In a business world where we strive to be cool-headed and rational, it’s easy to treat emotions as things to be controlled and to detach from, so as not to cloud our judgement. But your emotions, positive or negative, are messages with valuable information, and you ignore them at your peril.
On your car dashboard is an oil warning light. It flashes up if the oil temperature gets too high, if the oil pressure is too low, or if the level is too low. Nobody wants to see that warning light up, because if it does, you have to switch your engine off, and that car’s not going anywhere until it’s been mended – or at least until you’ve topped up the oil.
Nobody wants to see that light. But it would be worse if there was a problem with the oil and it didn’t light up. You would drive off, and before you know it, your engine would be damaged beyond repair.
That’s what ‘negative’ emotions like anger or fear are intended to be like. You don’t want to experience them – they feel unpleasant – but they are designed to give you valuable, perhaps life-saving information about your situation.
Anger, typically, tells you that someone is trying to violate your boundaries. Fear is designed to tell you that you’re in a dangerous situation, or at least that there are things you need to watch out for.
If we suppress or ignore unpleasant emotions, we miss the message they are trying to give us. Sometimes threats go away or situations resolve themselves without us having to do anything, and the emotion can go away, but if the emotion persists, it’s worth assuming that it’s telling you that there’s something in your situation that you need to pay attention to.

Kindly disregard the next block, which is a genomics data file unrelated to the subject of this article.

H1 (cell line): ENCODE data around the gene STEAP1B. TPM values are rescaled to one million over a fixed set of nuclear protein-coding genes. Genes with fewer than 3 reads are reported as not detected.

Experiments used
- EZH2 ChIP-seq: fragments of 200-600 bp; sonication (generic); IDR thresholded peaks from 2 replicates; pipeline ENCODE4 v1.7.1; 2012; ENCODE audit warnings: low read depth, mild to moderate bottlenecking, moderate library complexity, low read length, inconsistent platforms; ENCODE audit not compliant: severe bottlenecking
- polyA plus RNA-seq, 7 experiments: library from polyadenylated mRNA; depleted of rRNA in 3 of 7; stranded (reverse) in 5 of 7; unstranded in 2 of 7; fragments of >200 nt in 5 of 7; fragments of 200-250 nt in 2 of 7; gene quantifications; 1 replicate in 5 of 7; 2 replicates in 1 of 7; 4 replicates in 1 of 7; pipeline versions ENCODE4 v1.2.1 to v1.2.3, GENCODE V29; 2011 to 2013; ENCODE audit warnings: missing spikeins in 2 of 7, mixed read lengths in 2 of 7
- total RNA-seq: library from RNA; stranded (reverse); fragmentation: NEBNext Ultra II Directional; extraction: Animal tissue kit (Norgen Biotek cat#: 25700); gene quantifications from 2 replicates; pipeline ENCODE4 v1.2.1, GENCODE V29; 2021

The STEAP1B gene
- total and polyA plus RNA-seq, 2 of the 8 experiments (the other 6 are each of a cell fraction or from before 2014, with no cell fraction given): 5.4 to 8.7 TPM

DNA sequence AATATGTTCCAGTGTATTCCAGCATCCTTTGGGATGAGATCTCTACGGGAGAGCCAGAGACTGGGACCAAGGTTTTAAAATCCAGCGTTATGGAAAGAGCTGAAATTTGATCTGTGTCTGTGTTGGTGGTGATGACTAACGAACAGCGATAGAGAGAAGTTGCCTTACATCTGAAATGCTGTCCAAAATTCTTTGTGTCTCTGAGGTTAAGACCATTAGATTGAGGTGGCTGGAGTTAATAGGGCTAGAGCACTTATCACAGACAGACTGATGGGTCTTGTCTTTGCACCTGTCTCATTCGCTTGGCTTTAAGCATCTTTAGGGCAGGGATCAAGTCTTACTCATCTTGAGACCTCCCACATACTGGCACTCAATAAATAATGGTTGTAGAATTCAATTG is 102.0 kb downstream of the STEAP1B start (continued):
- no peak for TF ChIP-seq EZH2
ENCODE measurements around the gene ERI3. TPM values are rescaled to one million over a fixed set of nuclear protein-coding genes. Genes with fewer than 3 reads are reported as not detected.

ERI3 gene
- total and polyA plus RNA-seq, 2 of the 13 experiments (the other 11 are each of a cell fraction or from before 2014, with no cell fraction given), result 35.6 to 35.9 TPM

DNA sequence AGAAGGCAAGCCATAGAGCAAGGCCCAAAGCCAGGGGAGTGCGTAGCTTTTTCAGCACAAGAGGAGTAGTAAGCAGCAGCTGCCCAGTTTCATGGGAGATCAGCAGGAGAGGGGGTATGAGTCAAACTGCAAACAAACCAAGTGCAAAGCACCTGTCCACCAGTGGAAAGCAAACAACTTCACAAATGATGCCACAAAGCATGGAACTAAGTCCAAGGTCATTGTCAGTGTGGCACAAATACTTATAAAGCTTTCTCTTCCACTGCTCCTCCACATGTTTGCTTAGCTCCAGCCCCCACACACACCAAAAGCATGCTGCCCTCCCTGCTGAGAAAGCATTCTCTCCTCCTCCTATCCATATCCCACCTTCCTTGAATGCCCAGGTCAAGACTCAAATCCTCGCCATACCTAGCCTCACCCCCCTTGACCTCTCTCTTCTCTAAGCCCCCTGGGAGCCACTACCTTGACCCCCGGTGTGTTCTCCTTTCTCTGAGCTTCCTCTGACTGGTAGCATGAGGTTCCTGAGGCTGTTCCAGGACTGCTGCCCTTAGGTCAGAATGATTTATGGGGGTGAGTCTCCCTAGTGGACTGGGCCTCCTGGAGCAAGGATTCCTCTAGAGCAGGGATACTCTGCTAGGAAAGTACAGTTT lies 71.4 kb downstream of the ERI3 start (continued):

Sometimes your unconscious mind notices things in your environment, or about other people, that your conscious awareness has missed – or that it has dismissed because it can’t find a logical explanation right away. Perhaps in the past you have had some vague, uneasy feeling about a situation that looks great on paper – whether it’s a job offer, the possibility of working with someone on a joint venture, or even a romantic relationship – and you’ve ignored that feeling, but later on you wished you had paid attention to it as things didn’t work out so well in practice?
Emotions are designed to be fleeting. Ideally, your unconscious mind registers something in your environment that needs attention, it provides the emotion to communicate with you, you take the message of the emotion on board and act on it, and the emotion can disappear because it’s not needed any more. Its job is done.
When we ignore or suppress the emotion, it can persist (if the threat in the environment is still there). It may come back stronger, or in a different form, until we can’t ignore the message any longer. So you can save yourself time and potential bad feelings by paying attention to the emotion earlier, recognising its message, and acting on it.
Listening To Emotional Messages: Exercise
When you feel an emotion that you find unpleasant, and you’re not immediately sure why you are feeling it, instead of suppressing or ignoring it, try this:
- Take a moment to be still, in a place where you won’t be disturbed.
- Become aware of the feeling – give it your attention.
- Ask yourself “If this feeling had a message for me, what would that message be?” – and leave some time and space for the answer to come up.
- Once you become aware of what the feeling is trying to tell you, decide what action you are going to take to deal with the challenge or threat. Notice how the feeling disappears and you feel better once you start taking action.
Let me know how you get on with this process!
I should add that sometimes the emotional ‘warning light’ may come on because some element in the current situation reminds you of difficult or dangerous situations in the past, rather than because there is a valid current threat. The area of the brain known as the amygdala that constantly scans our environment for safety works on pattern-matching, rather than logic, so sometimes it gives a ‘false positive’ reading based on emotional baggage from the past. We’ll talk about this and how to deal with it in a future article.